“Suicides take a high toll. Over 800,000 people die due to suicide every year and it is the second leading cause of death in 15-29-year-olds. There are indications that for each adult who died of suicide there may have been more than 20 others attempting suicide.” (WHO)
In more developed countries, such as the United States and the UK, inspiring stories about the lives of people who commit suicide are widely publicized, read, and mourned. But, I would posit that the majority of us have a myopic view of the mechanics that would drive suicide to the top of a list of the leading killers of teen girls. Worldwide, suicide bypassed maternal mortality, HIV/AIDS, road injuries, and diarrheal diseases. The global average for death by suicide is 11.73 (per 100,000 deaths) but, pulling that number to the top is that 27.92 per 100,000 women in southeast Asia die by suicide.
The development of a severely depressed mood does not occur in a vacuum, but rather it is a biopsychosocial problem. India, Bangladesh, Sri Lanka, Thailand, and more are classified as southeast Asia by the WHO, and these countries are notorious for cultures that oppress women. Also, these countries have dominantly patriarchal cultures, and thus women lack empowerment and financial resources to develop themselves as separate entities. Furthermore, child marriages are extremely common, which forces young women to give up educational prospects and more which would allow them to function independently. In a situation where a young girl has very little power and future prospects, one can see how she might choose the only escape she has within her grasp.
The loved ones left behind after someone they care for commits suicide, frequently wonder how they missed the signs and red flags that prelude suicide. Yet, too often the media simplifies what’s behind a person’s decision to take his/her own life. For women, it’s pared down to superficial comments about poor body image or romantic relationships, and ultimately it’s portrayed as a egocentric decision. In the moment, the person’s death is acutely mourned, but it’s still viewed as a shameful action and the discussion in families, among friends, and in society as a whole simply isn’t happening.
Individually, we know that mental disorders, such as schizophrenia, depression, previous suicide attempts, self-harm, and/or substance abuse are all significant risk factors for a successful suicide attempt. Yes, there may be certain genetic variables that place people at a higher risk for considering suicide, but as a society we have failed to prioritize mental well-being for girls and women.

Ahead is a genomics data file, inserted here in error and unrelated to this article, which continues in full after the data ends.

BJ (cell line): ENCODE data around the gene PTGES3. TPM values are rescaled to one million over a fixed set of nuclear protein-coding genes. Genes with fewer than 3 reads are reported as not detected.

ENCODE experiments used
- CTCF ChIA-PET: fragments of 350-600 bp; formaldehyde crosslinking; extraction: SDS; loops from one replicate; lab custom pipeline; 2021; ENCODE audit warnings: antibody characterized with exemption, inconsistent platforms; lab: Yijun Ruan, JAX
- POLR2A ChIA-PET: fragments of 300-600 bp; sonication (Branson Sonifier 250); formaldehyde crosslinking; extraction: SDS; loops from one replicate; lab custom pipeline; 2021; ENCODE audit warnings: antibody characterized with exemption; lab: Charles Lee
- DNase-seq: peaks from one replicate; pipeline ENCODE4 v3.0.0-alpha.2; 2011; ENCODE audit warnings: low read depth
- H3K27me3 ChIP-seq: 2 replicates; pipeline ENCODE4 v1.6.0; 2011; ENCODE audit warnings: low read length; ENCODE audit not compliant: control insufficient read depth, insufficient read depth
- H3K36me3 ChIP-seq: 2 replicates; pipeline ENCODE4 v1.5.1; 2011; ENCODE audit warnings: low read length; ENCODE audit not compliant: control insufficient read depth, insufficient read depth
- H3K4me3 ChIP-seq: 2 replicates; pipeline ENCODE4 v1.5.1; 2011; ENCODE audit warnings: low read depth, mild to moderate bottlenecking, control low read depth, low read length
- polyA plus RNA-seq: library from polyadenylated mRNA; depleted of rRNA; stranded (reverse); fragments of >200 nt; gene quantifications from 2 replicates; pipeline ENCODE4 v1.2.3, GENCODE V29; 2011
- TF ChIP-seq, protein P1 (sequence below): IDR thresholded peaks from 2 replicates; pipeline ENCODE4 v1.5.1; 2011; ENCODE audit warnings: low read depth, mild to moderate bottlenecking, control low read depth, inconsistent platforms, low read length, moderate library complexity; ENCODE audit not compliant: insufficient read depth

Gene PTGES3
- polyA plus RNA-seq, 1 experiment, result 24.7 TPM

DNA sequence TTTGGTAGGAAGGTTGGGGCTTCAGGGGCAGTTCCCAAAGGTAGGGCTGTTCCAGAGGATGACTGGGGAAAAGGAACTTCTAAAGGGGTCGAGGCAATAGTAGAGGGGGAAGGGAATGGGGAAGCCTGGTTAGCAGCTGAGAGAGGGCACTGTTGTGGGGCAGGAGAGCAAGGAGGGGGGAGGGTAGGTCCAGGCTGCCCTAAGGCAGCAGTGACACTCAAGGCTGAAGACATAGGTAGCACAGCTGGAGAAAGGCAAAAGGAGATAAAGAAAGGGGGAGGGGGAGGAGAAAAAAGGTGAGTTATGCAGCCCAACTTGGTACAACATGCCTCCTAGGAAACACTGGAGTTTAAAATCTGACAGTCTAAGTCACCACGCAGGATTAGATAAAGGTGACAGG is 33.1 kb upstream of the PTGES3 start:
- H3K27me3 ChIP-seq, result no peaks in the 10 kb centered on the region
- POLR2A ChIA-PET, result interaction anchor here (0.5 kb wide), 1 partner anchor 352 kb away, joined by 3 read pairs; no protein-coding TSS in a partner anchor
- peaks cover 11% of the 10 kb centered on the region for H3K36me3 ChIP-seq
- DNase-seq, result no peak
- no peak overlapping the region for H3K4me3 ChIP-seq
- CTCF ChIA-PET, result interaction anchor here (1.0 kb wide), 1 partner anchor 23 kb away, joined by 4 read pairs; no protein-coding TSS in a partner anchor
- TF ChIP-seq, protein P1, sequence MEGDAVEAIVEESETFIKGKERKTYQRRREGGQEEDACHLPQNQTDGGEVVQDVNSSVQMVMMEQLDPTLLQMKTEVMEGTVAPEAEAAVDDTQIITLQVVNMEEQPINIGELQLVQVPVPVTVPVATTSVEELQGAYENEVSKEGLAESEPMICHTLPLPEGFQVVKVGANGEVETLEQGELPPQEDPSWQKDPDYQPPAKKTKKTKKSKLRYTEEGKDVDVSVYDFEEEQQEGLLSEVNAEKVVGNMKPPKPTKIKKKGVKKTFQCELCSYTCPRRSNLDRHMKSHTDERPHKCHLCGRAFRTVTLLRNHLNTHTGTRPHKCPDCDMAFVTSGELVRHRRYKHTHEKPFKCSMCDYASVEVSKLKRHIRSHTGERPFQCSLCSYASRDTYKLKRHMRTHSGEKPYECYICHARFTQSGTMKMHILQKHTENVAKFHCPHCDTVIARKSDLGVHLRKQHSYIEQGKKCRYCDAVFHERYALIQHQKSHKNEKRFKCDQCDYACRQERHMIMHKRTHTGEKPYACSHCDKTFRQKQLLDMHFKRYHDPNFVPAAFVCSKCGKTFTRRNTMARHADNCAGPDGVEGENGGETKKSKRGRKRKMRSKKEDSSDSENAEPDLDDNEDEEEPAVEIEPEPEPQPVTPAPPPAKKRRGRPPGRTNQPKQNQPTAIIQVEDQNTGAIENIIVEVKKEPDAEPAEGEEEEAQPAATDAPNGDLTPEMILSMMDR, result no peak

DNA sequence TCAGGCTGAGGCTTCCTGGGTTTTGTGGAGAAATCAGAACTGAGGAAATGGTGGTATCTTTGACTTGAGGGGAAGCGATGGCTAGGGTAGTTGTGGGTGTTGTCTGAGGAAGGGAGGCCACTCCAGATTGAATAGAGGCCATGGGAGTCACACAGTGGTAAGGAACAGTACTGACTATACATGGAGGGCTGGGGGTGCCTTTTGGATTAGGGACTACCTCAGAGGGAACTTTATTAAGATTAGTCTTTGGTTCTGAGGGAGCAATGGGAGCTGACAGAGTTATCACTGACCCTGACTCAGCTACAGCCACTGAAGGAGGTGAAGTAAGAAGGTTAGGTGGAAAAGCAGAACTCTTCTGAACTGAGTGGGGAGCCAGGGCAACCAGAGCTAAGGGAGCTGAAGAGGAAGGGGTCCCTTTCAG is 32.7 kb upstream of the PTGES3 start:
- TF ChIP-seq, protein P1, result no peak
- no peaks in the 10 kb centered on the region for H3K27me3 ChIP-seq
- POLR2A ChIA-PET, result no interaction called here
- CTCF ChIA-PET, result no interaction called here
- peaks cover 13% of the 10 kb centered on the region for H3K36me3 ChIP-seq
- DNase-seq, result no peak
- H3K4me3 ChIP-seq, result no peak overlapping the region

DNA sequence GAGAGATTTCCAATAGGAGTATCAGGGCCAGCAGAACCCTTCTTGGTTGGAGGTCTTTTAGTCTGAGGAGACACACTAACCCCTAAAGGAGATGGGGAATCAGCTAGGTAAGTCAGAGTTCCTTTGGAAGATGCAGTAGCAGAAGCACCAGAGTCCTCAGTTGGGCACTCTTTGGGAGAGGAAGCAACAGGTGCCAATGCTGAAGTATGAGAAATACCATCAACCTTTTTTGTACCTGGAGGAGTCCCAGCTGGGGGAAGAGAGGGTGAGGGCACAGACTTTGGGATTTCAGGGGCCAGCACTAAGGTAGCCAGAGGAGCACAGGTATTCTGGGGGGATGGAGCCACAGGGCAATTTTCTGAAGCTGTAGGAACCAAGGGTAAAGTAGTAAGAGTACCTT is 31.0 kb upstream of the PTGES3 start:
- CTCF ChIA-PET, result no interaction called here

Worldwide, there are still insurmountable barriers to accessing adequate mental health care—often due to rampant stigma against people, especially women, seeking help for mental health issues. How many times have you heard people refer to suicide as “selfish?” Culturally it’s often not acceptable for anyone, regardless of gender or age, to struggle with a mental illness, much less seek help for it. Financially, mental health is often not a priority in health insurance plans, much less for those with inadequate insurance or with a complete absence of health insurance. Furthermore, mental health treatment is an extraordinarily low priority for governments and lawmakers, which makes it a difficult system to fight. For those without treatment, mental illness can progress to a point where there seems to be no hope, and hopelessness and isolation breed suicidal ideations and plans.
So, we’re left with this dilemma where a crucial issue is treated lightly, and the structure of society is not conducive to women’s mental resilience. From a very young age, girls are placed under immense cultural and societal pressure to perform, be street-smart, book-smart, good girlfriends and wives, and then still show up perfectly primped for brunch. It’s time to acknowledge the mental burden women are dealt, and put in place the structures to encourage self-sufficiency and provide adequate mental health treatment. Furthermore, as much as it pains us all, it’s time we acknowledge the possibility that the women in your life might occasionally consider suicide when they’re feeling particularly hopeless. Ignoring suicide won’t make it disappear, but focusing our efforts to lower those tragic numbers will save lives.
World suicide prevention day is September 10th!
National Suicide Prevention Lifeline: 1-800-273-8255
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